In the first mode of operation, the complete system must sweep through the field twice to complete an irrigation cycle. During the first sweep, the short range end guns are sequenced on during a first and last portion of sweep through the corner. During a second sweep, the conduit travels at 100% speed except for the middle portion of the corners. For its sweep through this section, the nozzles along the entire length of the conduit are turned off and the long range end gun is turned on to irrigate that portion of the field beyond the periphery of the circular area not irrigated during the first sweep. The speed of the conduit is set for approximately three times the speed used when the short range end guns are on as the long range end gun has an application rate of about three times that of the short range end guns.

There are several inefficiencies encountered in a system using the sequencing mode described above, including a watering imbalance between the corner areas and the central circular area, and application rates which vary widely between that of the long range end gun and the conduit discharge nozzles. Furthermore, the sequence requires at least two sweeps through a field which may be as much as a full 24 hours longer than one sweep.

In a second mode of operation, the same system may utilize four sweeps through the field in an attempt to equally water corner areas as well as the central circular areas. In this mode, the first three sweeps may be the same as the first sweep in the other mode of operation in that the short range end guns are turned on when the conduit sweeps through a first and last portion of the corner area. The long range end gun is not cycled on. For the fourth sweep through the field, the conduit operates much as in the second sweep of the previous mode in that the conduit travels at 100% speed but slows to the same speed that was used for short range end gun operation for its sweep through the middle portion of the corner. During its sweep through the middle portion of the corner, the long range end gun is cycled on and the nozzles along the length of the conduit are cycled off so that all of the water is diverted for operation of the long range end gun. As the long range end gun applies water at about three times the rate of the short range end guns, one sweep with the long range end gun will apply approximately the same amount of water as that applied by three sweeps with the short range end guns on.

This mode of operation provides a better balance of water throughout both the corner and the center portion of the field, but there still exists an imbalance because the center conduit must be turned off during its sweep through the middle portion of the corner to operate the long range end gun. Furthermore, the middle portion of the corner receives an excessive amount of water by the long range end gun as it must receive water equal to that received by other areas of the field during three or four sweeps of the conduit. This produces a large amount of run-off and inefficient irrigation as compared with a more balanced application rate as experienced by other portions of the field. Also, the time required to complete a full cycle of irrigation is four sweeps and not two as in the previous mode which may be as much as three days longer than that required to sweep through the field one time.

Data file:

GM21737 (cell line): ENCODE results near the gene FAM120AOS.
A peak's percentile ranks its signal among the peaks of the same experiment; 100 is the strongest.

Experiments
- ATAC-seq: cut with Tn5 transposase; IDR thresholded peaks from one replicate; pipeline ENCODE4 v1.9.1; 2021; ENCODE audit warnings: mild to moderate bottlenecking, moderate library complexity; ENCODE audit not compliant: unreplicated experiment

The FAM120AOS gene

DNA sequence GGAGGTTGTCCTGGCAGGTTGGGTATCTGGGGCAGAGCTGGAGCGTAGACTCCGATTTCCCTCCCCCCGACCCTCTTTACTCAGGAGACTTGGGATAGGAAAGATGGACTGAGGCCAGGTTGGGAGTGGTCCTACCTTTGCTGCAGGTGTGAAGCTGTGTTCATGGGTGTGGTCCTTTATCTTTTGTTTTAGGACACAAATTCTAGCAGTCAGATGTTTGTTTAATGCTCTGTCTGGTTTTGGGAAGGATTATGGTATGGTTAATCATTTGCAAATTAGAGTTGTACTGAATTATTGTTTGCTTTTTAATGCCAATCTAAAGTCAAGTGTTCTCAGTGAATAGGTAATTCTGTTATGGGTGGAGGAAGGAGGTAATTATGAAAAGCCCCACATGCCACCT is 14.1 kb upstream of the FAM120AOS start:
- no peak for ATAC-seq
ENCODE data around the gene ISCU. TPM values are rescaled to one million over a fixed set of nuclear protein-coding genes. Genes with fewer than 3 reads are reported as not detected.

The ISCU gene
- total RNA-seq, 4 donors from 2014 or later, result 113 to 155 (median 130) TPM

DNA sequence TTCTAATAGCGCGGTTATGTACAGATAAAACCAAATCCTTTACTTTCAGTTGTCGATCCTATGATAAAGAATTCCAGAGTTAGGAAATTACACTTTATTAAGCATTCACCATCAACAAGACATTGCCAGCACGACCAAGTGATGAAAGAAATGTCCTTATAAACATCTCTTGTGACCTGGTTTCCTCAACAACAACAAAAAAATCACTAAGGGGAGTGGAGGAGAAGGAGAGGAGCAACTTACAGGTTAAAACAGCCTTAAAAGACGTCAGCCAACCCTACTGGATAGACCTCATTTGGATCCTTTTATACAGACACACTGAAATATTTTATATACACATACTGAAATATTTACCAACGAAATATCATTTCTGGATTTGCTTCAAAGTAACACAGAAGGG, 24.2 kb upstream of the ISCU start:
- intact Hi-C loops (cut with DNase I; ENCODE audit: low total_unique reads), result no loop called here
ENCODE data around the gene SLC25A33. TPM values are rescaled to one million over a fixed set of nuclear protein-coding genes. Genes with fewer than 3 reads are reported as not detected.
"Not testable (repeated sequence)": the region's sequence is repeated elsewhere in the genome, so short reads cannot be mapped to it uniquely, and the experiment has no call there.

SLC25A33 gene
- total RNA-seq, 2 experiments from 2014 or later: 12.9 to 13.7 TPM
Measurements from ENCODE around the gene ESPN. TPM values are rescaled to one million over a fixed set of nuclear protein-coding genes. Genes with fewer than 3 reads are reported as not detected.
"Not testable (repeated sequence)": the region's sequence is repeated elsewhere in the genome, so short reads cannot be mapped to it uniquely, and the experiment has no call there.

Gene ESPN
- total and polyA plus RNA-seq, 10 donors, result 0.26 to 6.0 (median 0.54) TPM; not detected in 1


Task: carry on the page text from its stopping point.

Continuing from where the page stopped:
Another system which utilizes a short and long range end gun in combination with a center pivot conduit has a somewhat different sequencing method for irrigating a corner area. During a first part of the corner, a short range end gun is cycled on. During a large middle portion of the corner, the system operates in two alternate modes. The conduit will move for a short distance with the short range end gun on to irrigate partway into the corner, and then the conduit will stop, all the discharge nozzles along it will be turned off, and the long range end gun will be cycled on for a period of time to irrigate a portion of corner area beyond that irrigated by the short range end gun. The conduit will then start up again and will travel to another stopping point, with the short range end gun and the nozzles along the conduit on in between the two stopping points. There may be as many as ten stopping points through the middle portion of the corner to provide for an adequate amount of water to be delivered to the area beyond the short range end gun's reach. The system operates through the last portion of the corner as it did in the first portion, with the short range end gun on.

This mode of sequencing has inefficiencies due to the continual starting and stopping of the system which greatly increases the mechanical wear and tear, control system requirements, and maintenance problems. Furthermore, there must be a great deal more of overlap between the sprinkling patterns of the end guns as the short range end gun is used to irrigate between the central area and that area irrigated by the long range end gun. This, in addition to the multiple stopping of the system at selected locations requires that the watering patterns overlap much more than in a continually moving system to ensure that there are no areas which receive little or no water. Also, the time required for one sweep through the field is increased over that of a system which moves continuously through the field, although not as greatly as in the other systems.